Its basically an idea w/ a lot of support behind it,
its available for testing in some production cameras, RED included.

My understanding is that SMPTE has to approve it as a standard.
Where they are in that process, I don't know.

April 30, 2015 at 5:46PM, Edited April 30, 5:46PM

Daniel Reed
Hat Collector

we need a tutorial.

April 30, 2015 at 3:55PM


May 3, 2015 at 10:57AM


It is a high resolution color space/standard designed to replace what we are currently using (multiple standards -rec709, dci, srgb- based on the output). One advantage to working in Aces is you can utilize transform nodes provided by the manufacturer to bring images shot at different color spaces (such as logc or slog) into a high res linear color space. This would be more accurate than a lut to rec709 and would not incur the same clipping. The concept is to make grading easier once all images are in a linear color space (you can apply grades from different cameras to each other with minimal differences between shots).

In addition, establishing a standard from hardware to software should make calibrating monitors easier if everything is coming from the same color space. Your limitations would be only hardware, not hardware and color space you are outputting.

Finally, Aces is a huge color space, meaning archival of a project will keep as much color information from your camera as possible.

April 30, 2015 at 5:00PM

Thomas Galyon

thanks for the explanation. I couldn't finish watching the interview because the interviewer is so painful to watch.

April 30, 2015 at 5:32PM


Every camera manufacturer will have to open their codec's to ACES for the input transform when ingesting footage into whatever grading application you are using otherwise the info will be off. Resolve I think has most of the major camera input transforms I believe. I may be wrong.

May 1, 2015 at 12:48AM

Jonathon Sendall

I seriously have no idea what this is after watching that interview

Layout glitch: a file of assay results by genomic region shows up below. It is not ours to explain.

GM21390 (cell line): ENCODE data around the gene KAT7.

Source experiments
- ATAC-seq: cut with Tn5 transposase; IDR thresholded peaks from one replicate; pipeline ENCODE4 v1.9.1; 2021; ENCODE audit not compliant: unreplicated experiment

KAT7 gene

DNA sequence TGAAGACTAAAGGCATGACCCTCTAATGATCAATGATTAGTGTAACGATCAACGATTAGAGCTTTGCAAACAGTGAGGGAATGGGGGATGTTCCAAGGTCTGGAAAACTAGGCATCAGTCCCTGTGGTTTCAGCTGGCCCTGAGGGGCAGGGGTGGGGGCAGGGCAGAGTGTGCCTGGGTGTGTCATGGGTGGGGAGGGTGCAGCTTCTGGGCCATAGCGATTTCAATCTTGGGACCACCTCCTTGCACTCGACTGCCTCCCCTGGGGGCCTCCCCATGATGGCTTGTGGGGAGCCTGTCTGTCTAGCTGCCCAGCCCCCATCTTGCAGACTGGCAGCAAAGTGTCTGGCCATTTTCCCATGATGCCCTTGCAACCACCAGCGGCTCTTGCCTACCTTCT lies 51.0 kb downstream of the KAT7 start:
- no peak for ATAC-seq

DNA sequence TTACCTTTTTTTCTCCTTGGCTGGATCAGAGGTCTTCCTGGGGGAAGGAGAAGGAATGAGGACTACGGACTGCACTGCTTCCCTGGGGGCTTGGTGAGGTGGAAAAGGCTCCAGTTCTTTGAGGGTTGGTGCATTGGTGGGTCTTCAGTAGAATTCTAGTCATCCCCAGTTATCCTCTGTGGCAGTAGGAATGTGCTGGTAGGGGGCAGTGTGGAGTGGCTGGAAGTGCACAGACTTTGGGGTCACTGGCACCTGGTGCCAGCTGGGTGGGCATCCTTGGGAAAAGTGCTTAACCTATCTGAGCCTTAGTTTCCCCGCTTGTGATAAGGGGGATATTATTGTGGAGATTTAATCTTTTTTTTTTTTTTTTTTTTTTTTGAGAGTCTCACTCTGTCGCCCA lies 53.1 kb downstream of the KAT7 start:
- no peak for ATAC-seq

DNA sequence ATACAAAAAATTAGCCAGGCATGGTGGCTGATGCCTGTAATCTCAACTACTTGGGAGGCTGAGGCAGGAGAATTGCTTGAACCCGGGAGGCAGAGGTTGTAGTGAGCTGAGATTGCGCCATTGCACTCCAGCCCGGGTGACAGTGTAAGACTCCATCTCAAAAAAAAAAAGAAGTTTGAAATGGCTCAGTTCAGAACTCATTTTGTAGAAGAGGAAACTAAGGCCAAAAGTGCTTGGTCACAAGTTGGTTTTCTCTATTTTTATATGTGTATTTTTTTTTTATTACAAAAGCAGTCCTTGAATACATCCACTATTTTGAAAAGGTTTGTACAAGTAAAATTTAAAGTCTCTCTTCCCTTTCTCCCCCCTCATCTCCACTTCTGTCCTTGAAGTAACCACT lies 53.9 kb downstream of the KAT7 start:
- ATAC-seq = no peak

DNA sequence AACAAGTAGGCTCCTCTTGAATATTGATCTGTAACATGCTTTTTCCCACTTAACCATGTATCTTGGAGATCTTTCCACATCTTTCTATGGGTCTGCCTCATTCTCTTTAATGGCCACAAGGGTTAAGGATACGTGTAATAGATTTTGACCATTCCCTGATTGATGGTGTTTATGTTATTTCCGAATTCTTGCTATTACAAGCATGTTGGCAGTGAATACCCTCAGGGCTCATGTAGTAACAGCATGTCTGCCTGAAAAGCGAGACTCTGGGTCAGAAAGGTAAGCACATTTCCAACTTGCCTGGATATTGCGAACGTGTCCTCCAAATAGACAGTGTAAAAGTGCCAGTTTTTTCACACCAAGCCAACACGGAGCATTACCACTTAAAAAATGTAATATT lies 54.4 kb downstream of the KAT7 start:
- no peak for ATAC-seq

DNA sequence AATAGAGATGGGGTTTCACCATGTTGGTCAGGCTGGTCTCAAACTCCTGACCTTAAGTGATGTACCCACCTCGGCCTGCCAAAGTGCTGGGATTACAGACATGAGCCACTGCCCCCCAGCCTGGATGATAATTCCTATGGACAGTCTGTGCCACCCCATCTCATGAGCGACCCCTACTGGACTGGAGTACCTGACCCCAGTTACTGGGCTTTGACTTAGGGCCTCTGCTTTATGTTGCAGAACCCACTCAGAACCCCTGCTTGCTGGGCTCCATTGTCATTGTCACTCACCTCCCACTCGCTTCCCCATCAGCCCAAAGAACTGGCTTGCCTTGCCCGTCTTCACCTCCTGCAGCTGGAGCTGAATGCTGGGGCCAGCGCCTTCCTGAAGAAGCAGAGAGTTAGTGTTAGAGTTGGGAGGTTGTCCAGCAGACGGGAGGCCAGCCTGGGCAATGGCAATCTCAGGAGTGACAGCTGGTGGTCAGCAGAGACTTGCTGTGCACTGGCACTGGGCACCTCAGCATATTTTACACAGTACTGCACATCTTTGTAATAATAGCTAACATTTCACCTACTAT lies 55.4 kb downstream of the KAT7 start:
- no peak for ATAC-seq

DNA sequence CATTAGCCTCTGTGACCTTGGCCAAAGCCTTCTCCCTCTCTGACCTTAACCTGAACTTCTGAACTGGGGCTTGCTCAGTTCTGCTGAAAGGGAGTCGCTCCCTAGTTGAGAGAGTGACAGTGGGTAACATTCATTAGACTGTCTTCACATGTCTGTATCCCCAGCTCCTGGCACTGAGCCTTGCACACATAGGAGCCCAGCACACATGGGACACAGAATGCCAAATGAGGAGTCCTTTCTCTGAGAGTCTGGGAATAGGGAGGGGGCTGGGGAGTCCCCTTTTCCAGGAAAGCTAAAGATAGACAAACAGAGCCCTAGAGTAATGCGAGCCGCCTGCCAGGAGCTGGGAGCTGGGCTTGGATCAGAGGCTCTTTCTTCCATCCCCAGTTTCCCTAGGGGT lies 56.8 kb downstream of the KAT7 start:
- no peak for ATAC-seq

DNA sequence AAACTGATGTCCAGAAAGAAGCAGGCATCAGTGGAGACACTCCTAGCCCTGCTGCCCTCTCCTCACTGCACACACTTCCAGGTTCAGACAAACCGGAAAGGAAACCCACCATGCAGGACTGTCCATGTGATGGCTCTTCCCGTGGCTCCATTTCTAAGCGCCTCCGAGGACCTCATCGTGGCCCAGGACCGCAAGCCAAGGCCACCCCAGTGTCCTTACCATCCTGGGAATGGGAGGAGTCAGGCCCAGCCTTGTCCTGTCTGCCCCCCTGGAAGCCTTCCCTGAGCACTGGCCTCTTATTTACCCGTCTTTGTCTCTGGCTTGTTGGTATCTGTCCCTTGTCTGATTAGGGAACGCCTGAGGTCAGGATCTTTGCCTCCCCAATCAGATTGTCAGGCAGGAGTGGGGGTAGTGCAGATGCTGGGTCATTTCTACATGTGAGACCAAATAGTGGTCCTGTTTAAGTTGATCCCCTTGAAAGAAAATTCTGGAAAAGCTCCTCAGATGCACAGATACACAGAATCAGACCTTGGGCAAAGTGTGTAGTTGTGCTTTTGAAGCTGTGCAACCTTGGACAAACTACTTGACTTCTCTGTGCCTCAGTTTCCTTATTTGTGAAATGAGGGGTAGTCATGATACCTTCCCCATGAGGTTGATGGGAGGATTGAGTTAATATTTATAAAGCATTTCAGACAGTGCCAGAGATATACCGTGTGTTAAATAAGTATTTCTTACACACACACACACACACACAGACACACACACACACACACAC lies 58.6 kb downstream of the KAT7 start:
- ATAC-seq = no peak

May 1, 2015 at 6:23AM, Edited May 1, 6:23AM

Eric W

A very basic explanation is that it takes the flat images coming from most cameras these days and makes them look good right off the bat and is a better place to start coloring. Also, it handles the color sciences between cameras (input) and displays (outputs) and allows you to match cameras and grade once and then switch displays such as Rec709 (TV) and DCI-P3 (Theatrical). So, in a program like Resolve, you set your color science to ACES, select all the right IDT (Input Transforms) for your various cameras, and select your display ODT (Output Transform) and you can start coloring from a solid starting point. With a few cameras now, you can go ahead and view it this way on set too. Explanations are tricky but it makes coloring easier, faster, and higher quality.

May 5, 2015 at 8:15AM


It's amazing that a standard for video colour management still doesn't exist but if this works out and gets adopted it's going to make life SO much easier. Good luck to them.

May 1, 2015 at 7:26PM


where can I get that?

May 1, 2015 at 11:29PM

Anand Kamal

It's free and it's currently inside Davinci Resolve, that is an old video, now there are more camera options, SLOG2, SLOG3 in XAVC are supported for instance.

May 3, 2015 at 10:53AM